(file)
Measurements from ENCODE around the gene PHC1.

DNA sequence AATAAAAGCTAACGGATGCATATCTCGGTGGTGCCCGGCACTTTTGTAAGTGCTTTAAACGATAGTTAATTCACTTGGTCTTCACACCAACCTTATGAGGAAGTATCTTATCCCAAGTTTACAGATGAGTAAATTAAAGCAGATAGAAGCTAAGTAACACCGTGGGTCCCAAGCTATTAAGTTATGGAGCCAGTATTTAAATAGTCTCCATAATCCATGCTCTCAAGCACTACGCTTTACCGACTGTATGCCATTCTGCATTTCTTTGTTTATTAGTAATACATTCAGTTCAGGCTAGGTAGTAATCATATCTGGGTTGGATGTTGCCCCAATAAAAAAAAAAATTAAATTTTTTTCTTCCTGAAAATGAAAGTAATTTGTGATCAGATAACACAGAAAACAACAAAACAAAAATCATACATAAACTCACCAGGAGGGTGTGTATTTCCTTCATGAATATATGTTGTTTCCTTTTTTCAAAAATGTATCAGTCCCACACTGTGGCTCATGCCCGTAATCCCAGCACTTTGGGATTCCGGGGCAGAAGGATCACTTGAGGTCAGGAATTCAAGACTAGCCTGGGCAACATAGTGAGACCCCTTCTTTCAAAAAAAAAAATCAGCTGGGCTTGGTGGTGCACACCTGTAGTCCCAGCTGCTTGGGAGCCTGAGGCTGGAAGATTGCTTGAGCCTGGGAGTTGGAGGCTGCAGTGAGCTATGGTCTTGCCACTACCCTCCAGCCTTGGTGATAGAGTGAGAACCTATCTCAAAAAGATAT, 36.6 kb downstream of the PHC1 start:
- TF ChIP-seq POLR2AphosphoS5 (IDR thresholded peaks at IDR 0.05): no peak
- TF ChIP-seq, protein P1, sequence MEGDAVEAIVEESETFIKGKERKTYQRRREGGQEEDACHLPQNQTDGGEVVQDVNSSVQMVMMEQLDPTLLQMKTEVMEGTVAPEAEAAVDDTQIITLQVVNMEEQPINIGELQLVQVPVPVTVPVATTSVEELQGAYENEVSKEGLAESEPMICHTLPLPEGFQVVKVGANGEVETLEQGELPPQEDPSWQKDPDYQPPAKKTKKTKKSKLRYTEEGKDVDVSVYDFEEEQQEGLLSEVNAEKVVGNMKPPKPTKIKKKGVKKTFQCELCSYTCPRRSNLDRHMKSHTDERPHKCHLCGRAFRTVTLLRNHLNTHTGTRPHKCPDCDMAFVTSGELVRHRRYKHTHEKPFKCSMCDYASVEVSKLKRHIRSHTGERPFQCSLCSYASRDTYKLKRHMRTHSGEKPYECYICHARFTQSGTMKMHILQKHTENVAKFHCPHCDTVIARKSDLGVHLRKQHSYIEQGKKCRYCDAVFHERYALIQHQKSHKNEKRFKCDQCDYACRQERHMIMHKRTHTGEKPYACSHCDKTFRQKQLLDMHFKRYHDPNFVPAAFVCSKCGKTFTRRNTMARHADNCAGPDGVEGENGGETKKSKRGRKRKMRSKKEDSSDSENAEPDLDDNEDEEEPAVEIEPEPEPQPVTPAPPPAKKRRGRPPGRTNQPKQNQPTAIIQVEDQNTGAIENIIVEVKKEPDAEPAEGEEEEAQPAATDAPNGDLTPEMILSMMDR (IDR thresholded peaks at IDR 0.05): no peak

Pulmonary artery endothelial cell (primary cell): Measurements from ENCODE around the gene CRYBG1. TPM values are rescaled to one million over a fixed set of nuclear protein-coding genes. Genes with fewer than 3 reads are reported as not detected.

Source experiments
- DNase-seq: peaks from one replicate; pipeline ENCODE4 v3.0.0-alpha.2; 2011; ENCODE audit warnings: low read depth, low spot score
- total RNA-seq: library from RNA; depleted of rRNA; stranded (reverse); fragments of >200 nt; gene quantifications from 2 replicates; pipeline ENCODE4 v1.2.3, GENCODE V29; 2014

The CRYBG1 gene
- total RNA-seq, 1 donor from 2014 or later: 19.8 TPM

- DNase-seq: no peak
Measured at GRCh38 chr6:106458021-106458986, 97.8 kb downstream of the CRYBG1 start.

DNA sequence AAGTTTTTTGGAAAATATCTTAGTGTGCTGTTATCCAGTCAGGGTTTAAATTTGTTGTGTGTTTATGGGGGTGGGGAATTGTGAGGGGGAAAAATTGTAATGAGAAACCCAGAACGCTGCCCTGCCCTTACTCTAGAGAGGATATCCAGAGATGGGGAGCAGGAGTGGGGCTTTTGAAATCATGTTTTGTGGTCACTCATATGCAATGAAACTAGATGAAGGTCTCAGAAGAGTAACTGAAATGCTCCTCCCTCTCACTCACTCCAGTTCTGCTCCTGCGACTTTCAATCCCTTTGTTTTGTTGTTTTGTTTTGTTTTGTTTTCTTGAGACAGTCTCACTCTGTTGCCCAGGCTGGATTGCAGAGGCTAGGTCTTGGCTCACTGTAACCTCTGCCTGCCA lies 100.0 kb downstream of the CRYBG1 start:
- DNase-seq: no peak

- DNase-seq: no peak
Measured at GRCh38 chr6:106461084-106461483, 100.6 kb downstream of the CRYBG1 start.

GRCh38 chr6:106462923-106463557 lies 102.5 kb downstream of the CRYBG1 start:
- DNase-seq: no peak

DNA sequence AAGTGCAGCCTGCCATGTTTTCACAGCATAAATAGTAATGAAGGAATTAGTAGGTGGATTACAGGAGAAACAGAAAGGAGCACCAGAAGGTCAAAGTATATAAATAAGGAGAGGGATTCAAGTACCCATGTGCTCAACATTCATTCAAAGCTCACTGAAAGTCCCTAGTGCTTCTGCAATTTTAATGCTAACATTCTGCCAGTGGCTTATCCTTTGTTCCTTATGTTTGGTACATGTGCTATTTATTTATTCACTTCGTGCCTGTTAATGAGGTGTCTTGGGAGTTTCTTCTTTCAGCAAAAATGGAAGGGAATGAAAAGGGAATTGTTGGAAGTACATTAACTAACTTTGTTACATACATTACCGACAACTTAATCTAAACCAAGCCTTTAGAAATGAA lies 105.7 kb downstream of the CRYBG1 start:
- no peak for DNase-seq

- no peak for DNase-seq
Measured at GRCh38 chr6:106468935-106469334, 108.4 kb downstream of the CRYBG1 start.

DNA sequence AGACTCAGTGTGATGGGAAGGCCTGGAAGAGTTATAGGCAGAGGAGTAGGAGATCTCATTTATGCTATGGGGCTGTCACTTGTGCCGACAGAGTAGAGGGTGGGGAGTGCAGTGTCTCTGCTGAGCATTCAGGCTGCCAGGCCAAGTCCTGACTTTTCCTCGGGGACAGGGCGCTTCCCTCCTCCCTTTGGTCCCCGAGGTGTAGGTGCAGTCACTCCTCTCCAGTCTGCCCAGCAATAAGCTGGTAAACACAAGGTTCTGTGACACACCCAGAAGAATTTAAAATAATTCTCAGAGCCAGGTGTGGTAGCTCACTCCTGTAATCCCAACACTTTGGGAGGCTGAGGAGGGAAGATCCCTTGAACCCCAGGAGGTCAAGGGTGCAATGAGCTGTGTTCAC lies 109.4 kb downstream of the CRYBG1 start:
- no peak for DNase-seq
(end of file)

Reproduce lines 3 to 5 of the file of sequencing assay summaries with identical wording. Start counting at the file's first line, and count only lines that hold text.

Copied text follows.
- TF ChIP-seq POLR2AphosphoS5 (IDR thresholded peaks at IDR 0.05): no peak
- TF ChIP-seq, protein P1, sequence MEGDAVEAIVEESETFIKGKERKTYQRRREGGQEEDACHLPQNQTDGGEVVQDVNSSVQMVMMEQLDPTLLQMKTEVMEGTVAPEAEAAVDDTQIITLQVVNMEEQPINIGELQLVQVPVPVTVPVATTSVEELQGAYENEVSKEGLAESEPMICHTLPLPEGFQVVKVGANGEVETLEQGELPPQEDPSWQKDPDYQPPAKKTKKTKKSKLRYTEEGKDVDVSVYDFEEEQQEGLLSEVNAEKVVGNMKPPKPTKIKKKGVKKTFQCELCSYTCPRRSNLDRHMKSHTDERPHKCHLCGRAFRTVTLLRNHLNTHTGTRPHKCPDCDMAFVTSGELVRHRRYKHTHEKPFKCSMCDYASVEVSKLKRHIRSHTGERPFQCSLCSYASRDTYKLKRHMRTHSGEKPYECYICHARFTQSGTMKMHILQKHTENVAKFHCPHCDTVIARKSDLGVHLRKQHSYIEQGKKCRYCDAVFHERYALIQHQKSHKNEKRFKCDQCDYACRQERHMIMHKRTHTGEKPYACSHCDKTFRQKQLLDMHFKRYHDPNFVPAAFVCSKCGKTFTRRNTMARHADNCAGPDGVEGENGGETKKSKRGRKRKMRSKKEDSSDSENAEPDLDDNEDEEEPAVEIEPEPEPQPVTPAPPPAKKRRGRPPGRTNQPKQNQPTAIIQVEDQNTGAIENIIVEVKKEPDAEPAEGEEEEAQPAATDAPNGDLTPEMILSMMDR (IDR thresholded peaks at IDR 0.05): no peak

Pulmonary artery endothelial cell (primary cell): Measurements from ENCODE around the gene CRYBG1. TPM values are rescaled to one million over a fixed set of nuclear protein-coding genes. Genes with fewer than 3 reads are reported as not detected.